Award-winning songwriter, producer, and multi-instrumentalist Greg Kurstin has had his hand in an impressive array of projects in various corners of the music industry. A Los Angeles native, he was introduced to music by his grandmother's piano playing, and took up the instrument himself at age five. As a member of schoolmate Dweezil Zappa's band, he got his first published writing credit when he was only 12 -- for co-writing "Crunchy Water," the B-side of Dweezil's debut single "My Mother Is a Space Cadet." He moved to New York after high school to continue his piano studies at the New School with Charles Mingus alum Jaki Byard, immersing himself in the jazz scene -- playing with the likes of Bobby Hutcherson and George Coleman -- while also exploring hip-hop and Brazilian music (and learning to play the berimbau), styles that would factor largely into his career-defining eclecticism.
After returning to L.A. in the early '90s, Kurstin formed quirky alternative rock outfit Geggy Tah with singer/songwriter Tommy Jordan. The duo signed to David Byrne's Luaka Bop records and released their debut in 1994; the follow-up, Sacred Cow (1996), contained a Top 20 modern rock hit in "Whoever You Are," but there was a considerable delay before their third and final album, Into the Oh, appeared in 2001. In the meantime he built up his credentials as a sideman, playing for and collaborating with Beck, Matthew Sweet, Jane's Addiction, the Red Hot Chili Peppers, and Bob Moog, among others. Kurstin also masterminded the jazz-funk-rock fusion project Action Figure Party, whose eponymous 1999 debut included contributions from Flea, Sean Lennon, Miho Hatori, members of No Doubt, Buckcherry, Incubus, and Soul Coughing, among other late-'90s luminaries, plus his then-wife Pamelia Kurstin, who would later earn renown as a Theremin player.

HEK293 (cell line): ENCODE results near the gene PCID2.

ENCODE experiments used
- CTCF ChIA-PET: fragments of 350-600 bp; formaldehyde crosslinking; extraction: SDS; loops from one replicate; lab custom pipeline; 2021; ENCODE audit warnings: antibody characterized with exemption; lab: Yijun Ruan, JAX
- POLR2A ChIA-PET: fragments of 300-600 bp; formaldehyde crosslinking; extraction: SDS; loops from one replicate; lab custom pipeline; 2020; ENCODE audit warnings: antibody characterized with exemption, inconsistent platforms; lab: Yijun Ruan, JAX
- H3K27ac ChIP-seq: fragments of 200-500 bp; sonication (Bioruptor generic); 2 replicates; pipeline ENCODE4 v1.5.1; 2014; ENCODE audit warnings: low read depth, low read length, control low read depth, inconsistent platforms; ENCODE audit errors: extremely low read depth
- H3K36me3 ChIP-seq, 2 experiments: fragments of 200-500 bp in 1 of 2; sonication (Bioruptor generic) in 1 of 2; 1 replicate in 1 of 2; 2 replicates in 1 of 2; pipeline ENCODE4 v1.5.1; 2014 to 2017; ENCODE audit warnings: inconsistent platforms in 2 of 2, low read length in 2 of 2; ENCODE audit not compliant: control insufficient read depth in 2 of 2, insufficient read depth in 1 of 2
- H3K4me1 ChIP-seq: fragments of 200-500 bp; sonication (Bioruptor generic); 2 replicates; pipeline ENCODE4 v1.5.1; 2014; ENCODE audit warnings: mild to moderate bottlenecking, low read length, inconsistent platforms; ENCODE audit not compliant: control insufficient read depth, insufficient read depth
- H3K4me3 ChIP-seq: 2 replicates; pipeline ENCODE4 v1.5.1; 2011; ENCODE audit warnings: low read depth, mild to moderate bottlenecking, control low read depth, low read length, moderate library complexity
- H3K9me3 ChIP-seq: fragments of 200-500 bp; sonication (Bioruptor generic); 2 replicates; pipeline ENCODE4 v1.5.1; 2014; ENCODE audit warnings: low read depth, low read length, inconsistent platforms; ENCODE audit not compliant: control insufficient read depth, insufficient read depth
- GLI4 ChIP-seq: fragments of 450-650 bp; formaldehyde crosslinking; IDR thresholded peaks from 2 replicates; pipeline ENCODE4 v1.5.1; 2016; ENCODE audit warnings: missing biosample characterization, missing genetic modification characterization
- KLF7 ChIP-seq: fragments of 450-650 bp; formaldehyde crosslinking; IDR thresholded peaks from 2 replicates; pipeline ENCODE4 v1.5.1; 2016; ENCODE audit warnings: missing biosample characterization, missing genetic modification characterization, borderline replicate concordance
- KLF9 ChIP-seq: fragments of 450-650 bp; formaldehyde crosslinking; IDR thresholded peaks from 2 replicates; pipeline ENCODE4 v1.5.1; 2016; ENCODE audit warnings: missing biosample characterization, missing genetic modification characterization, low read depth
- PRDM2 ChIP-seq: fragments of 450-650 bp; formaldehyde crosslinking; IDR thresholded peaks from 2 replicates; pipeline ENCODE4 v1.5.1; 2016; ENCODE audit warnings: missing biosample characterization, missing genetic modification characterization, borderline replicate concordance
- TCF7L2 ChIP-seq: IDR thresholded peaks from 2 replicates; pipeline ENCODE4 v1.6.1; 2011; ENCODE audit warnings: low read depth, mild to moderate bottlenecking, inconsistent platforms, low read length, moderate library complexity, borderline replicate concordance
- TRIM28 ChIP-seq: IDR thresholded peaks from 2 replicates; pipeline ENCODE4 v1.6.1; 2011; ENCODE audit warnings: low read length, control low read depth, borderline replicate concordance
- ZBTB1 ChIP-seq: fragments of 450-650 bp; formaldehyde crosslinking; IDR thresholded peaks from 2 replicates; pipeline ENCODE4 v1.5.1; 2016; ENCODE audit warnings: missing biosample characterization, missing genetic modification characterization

In the 2000s, he played with Ben Harper, Jason Mraz, and Jenny Lewis, served as Gwen Stefani's musical director for live and television performances, and expanded his songwriting and production résumé considerably, working with British pop artists Kylie Minogue, Lily Allen, Natasha Bedingfield, Sophie Ellis-Bextor, and All Saints, as well as Peaches, Sia, Donna Summer, and the Flaming Lips. In 2005, Kurstin met singer/songwriter Inara George (a fellow L.A. music biz insider, and the daughter of Little Feat's Lowell George); the two bonded over a love of jazz and tropicalia and began collaborating as the Bird and the Bee, releasing their Blue Note-issued eponymous debut album the following year. Ray Guns Are Not Just the Future and Interpreting the Masters, Vol 1: A Tribute to Daryl Hall & John Oates followed in 2009 and 2010, respectively, as did lucrative collaborations and production jobs with Kelly Clarkson, Sia, Foster the People, the Shins, Beyonce, Katy Perry, Tegan & Sara, Ellie Goulding, P!nk, and Lana Del Ray. Kurstin was nominated for a Golden Globe Award for Best Original Song for "Opportunity" from the 2014 reboot of Annie. That same year, he earned two Grammy nominations, one for Producer of the Year and one for Record of the Year. ~ K. Ross Hoffman, Rovi